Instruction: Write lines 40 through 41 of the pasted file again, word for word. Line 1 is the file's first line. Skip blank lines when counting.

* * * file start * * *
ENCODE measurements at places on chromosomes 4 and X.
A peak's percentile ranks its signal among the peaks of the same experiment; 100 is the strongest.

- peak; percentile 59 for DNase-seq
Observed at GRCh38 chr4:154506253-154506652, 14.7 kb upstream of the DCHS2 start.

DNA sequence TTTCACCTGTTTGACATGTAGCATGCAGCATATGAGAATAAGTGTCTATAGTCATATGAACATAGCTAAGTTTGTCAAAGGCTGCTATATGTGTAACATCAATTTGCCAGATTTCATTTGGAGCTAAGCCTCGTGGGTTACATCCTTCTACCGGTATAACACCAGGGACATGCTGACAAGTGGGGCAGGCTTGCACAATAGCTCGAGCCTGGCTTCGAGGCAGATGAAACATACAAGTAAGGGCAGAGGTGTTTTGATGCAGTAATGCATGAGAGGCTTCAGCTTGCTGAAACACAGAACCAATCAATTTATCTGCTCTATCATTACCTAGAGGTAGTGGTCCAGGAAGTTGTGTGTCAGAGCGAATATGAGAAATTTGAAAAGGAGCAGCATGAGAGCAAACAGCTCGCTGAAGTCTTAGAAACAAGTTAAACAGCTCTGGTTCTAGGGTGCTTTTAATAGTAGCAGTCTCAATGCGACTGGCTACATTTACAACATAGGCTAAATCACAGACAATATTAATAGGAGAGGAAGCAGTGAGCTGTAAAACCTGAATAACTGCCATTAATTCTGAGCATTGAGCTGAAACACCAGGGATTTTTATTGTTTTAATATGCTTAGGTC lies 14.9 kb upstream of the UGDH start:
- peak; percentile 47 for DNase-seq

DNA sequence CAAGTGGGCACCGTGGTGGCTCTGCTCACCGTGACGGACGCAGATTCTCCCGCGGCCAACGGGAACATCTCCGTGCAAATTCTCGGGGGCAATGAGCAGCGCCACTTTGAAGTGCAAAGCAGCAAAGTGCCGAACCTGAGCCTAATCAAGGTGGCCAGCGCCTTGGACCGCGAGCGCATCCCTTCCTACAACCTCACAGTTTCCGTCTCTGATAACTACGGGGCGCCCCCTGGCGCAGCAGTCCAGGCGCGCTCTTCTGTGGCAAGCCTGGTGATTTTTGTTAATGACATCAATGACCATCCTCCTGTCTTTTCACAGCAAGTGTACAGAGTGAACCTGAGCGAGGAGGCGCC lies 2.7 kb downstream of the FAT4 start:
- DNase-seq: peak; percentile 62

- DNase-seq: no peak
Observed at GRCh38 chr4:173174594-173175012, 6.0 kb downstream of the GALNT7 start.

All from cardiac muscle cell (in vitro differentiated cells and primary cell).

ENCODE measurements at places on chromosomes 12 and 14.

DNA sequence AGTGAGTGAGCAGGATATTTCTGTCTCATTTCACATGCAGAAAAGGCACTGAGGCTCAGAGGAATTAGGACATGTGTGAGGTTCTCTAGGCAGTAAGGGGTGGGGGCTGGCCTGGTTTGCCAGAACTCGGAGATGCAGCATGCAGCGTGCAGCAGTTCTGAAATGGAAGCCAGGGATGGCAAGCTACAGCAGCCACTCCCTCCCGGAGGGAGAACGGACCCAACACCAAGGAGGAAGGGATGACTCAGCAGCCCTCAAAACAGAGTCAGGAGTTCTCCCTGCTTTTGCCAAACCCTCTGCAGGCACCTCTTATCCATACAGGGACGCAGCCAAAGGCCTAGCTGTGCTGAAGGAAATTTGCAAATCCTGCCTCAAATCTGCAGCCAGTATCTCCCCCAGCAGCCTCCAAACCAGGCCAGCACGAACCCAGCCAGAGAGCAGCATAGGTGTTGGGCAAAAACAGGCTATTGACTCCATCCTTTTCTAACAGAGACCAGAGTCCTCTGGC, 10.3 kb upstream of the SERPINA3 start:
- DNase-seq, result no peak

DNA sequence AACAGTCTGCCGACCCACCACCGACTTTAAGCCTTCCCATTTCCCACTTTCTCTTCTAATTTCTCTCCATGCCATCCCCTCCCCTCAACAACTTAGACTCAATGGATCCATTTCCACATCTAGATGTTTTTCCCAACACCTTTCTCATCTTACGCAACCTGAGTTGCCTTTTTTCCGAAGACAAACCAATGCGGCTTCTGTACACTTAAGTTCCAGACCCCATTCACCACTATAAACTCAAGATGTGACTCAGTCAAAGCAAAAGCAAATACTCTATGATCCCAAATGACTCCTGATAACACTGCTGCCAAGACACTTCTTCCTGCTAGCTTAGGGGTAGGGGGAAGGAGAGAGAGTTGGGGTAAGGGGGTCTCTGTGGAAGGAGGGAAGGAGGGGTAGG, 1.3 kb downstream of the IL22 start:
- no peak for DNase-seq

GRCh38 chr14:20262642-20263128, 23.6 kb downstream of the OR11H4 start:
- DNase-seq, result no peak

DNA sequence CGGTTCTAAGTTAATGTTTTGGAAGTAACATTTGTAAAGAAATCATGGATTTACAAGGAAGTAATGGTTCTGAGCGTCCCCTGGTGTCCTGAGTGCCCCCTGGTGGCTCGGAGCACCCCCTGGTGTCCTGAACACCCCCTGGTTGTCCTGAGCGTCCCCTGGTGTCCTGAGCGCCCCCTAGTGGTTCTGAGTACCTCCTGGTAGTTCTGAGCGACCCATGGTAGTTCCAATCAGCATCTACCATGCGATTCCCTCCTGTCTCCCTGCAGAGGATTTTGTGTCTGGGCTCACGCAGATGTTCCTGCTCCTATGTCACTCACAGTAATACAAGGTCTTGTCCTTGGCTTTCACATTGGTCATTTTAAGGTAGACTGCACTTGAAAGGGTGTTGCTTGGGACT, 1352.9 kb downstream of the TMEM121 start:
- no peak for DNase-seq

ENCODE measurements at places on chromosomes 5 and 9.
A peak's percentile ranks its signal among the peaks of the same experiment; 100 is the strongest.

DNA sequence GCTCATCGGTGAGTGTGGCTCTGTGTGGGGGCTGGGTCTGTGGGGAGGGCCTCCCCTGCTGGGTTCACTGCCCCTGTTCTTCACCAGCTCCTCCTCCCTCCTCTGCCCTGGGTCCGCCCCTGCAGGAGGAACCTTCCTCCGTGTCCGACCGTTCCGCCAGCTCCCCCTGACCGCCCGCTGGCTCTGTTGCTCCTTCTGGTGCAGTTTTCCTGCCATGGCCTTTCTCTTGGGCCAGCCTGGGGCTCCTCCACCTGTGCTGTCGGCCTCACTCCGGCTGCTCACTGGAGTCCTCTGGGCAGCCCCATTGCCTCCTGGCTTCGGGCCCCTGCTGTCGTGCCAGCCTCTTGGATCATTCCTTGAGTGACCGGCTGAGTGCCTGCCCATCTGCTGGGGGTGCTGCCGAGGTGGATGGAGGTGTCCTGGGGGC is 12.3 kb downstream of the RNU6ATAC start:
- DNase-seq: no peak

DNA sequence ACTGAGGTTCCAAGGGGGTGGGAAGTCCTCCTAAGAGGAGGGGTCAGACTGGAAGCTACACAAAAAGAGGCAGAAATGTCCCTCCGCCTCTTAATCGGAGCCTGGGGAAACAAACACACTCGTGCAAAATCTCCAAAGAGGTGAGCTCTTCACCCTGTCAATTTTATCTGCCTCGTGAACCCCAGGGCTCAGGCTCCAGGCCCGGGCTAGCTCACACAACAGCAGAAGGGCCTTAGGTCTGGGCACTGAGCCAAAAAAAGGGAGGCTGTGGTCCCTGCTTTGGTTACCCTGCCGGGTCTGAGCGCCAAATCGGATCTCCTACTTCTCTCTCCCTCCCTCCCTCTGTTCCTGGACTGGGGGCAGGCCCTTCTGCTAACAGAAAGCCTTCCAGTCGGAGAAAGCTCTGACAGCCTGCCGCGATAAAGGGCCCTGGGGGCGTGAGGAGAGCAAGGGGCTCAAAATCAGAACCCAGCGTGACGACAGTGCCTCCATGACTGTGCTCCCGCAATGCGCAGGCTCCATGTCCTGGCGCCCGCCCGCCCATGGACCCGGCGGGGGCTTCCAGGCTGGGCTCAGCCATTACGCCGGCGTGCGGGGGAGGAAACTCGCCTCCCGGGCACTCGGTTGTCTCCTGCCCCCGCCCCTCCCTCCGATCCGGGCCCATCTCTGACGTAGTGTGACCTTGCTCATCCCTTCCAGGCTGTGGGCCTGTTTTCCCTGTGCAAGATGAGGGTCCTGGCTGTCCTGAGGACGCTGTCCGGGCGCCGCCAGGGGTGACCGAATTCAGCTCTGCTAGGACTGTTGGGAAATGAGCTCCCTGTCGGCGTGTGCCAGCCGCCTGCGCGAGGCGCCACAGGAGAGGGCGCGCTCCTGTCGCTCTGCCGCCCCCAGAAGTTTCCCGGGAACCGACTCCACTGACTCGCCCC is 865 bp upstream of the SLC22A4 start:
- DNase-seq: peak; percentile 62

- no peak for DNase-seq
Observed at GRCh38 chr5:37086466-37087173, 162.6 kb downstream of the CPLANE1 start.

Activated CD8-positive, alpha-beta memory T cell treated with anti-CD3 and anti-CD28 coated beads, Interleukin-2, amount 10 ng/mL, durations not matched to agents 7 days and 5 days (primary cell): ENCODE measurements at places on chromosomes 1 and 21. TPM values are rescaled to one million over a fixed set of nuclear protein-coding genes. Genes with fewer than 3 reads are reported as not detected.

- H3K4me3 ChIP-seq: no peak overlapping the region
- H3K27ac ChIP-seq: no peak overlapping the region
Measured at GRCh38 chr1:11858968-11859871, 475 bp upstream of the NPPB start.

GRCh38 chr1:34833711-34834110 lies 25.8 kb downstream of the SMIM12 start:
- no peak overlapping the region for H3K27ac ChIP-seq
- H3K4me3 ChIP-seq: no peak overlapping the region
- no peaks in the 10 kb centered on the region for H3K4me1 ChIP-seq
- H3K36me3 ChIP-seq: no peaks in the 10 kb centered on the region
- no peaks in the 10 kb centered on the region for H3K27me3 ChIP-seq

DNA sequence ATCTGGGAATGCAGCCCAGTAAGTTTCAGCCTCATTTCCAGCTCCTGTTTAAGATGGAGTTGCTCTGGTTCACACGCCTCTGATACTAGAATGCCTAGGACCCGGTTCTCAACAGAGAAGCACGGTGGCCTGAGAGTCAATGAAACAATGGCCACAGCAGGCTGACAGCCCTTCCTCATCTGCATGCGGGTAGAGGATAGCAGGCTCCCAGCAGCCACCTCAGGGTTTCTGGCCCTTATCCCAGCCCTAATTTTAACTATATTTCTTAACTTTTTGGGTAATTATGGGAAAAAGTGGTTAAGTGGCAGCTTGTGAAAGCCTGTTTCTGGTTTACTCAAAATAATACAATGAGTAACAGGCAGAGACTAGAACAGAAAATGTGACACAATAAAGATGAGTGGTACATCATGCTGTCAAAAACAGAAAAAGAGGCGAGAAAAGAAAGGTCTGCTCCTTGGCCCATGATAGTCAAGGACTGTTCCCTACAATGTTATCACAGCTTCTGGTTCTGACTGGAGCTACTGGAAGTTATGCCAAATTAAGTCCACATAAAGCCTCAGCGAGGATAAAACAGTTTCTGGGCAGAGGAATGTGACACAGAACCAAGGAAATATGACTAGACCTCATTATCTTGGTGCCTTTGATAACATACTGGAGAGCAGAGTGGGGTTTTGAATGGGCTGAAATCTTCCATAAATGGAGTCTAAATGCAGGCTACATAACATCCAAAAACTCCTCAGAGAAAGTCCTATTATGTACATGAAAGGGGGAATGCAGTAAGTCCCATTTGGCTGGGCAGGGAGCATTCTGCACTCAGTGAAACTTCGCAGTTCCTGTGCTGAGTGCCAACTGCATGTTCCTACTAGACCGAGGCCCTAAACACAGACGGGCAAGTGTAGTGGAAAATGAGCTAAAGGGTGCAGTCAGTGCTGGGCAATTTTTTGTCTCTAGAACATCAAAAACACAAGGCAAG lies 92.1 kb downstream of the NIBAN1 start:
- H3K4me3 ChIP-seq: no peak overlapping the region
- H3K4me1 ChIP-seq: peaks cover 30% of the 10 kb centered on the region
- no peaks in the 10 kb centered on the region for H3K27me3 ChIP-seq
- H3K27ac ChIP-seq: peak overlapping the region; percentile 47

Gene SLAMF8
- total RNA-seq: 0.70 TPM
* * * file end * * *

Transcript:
- H3K4me3 ChIP-seq: no peak overlapping the region
- H3K4me1 ChIP-seq: peaks cover 30% of the 10 kb centered on the region